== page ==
Americans don't think that ransoms should be paid to free American hostages, but most say that the government has a duty to try and rescue hostages with military force
On August 19th a video showing the final moments of American journalist James Foley was published online. He was forced to read a statement blaming the US for his death, before he was executed by fighters from the Islamic State (IS). Foley had been kidnapped in November 2013 and the Islamic State had been demanding a 100 million euro ransom for his release. After his death it emerged that the US government had recently launched a special forces mission to rescue Foley, but that he was not at the site at the time of the operation.
The latest research from YouGov shows that most Americans (54%) think that the US government should decline to pay ransoms for US nationals held abroad, while 19% say that they should.
Among Americans, there is a significant age divide on this issue, with younger people being much less likely to say that the US government should not pay ransoms. Among under-30s, 27% say that the US should pay ransoms while 36% say that the government shouldn't. Among over-65s only 12% say that ransoms should be paid, while 62% say that they should not be paid.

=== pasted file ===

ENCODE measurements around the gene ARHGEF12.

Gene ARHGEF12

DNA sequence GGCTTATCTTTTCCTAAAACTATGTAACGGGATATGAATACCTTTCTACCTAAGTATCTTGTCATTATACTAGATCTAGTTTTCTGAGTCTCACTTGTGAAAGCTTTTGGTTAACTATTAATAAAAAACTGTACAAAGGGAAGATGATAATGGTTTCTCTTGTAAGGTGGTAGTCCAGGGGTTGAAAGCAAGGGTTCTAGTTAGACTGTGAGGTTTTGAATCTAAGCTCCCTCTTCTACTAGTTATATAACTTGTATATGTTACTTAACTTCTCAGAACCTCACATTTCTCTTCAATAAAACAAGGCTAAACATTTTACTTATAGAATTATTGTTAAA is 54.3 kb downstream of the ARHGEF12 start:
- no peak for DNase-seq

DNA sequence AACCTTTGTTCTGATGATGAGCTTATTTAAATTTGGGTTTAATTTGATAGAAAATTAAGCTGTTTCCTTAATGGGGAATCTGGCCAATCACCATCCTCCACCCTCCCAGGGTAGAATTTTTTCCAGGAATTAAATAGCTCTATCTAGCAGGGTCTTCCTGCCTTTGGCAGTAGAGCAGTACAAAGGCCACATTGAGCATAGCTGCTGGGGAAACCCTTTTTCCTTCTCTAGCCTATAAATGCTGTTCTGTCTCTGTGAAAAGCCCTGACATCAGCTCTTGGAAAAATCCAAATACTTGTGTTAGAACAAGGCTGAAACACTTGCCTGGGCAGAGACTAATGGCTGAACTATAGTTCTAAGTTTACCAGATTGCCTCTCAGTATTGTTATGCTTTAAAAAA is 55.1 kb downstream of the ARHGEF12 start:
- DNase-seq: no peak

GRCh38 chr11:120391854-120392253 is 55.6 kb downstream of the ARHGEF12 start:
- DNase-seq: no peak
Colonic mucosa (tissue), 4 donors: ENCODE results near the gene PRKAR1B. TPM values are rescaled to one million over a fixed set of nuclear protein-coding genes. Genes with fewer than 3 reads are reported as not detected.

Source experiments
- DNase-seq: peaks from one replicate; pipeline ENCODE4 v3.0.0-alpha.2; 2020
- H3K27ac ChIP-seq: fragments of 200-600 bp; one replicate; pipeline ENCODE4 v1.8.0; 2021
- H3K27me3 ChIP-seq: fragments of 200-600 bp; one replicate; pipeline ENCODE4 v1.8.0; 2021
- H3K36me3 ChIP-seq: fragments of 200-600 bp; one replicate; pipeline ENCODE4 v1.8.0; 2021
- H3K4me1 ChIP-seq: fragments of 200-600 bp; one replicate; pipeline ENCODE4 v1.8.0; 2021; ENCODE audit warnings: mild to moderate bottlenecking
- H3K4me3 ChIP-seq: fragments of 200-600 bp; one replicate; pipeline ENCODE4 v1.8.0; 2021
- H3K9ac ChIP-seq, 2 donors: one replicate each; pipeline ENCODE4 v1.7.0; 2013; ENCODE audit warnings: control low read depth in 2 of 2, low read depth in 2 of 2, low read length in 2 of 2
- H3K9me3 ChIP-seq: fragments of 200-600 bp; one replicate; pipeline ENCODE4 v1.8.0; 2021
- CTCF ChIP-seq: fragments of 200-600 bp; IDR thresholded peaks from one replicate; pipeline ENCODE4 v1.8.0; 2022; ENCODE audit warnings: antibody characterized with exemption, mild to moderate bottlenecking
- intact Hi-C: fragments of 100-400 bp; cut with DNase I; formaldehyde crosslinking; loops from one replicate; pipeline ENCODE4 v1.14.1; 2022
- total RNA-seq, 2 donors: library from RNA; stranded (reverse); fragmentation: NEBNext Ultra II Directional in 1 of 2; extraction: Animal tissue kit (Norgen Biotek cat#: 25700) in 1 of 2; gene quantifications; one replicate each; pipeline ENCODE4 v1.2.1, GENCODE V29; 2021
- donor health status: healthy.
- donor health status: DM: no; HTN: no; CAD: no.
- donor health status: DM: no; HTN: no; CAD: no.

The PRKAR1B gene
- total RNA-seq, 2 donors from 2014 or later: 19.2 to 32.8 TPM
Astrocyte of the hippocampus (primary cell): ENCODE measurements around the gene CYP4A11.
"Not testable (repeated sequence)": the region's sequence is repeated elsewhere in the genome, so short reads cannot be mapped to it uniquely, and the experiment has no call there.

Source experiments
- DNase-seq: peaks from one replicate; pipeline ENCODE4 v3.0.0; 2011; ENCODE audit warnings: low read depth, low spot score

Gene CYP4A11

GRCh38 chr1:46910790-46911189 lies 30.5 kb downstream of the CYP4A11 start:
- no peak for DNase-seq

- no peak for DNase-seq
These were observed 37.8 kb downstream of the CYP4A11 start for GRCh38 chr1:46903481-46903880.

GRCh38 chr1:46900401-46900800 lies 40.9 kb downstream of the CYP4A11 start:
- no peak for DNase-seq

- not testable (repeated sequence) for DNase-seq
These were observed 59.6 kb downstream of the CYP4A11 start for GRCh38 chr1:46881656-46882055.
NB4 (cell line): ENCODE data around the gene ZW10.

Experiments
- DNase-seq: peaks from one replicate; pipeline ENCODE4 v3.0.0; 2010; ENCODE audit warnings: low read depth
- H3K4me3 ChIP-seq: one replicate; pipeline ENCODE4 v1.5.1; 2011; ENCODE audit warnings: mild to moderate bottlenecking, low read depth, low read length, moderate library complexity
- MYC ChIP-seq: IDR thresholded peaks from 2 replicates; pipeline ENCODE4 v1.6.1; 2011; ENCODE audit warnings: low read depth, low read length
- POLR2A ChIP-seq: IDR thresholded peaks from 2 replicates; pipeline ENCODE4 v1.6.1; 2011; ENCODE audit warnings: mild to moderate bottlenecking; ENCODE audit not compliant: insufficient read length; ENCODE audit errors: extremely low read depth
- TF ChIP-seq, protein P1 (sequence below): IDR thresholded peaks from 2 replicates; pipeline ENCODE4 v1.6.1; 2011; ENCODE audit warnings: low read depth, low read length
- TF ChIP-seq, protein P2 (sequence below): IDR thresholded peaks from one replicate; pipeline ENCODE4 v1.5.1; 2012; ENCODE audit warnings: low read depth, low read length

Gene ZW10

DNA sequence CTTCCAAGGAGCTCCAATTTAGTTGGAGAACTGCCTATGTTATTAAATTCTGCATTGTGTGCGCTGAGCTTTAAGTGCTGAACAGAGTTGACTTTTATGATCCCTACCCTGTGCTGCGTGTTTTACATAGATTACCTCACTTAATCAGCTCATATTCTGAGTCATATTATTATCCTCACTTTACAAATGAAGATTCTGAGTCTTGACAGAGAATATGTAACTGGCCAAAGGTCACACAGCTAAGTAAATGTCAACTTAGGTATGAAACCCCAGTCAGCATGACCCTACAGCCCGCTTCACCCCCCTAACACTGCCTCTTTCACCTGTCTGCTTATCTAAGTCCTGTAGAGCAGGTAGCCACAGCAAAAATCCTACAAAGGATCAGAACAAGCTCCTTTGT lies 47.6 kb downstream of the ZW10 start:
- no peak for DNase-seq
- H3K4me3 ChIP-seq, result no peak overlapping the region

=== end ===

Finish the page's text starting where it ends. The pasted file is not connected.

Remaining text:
Despite this opposition to the government paying a ransom, most Americans (56%) say that they would themselves pay ransom to release a relative of theirs. Only 21% say that they wouldn't pay a ransom to free a relative.
Americans may be willing to pay ransoms themselves, but by far the preferred option is for the government to try and free American hostages. 61% of Americans say that, if a relative of theirs was kidnapped, they would want to attempt a military rescue. Only 17% say that they would prefer to pay a ransom. It also regarded as the government's duty by most Americans (67%) to attempt to rescue American hostages abroad using military force.
Another American journalist held hostage in Syria, Peter Theo Curtis, was today released after the intervention of the Qatari government. Curtis has now been handed over to the United Nations and will soon be returning to the US. It is unknown whether any ransom was paid for his release.
Full poll results can be found here.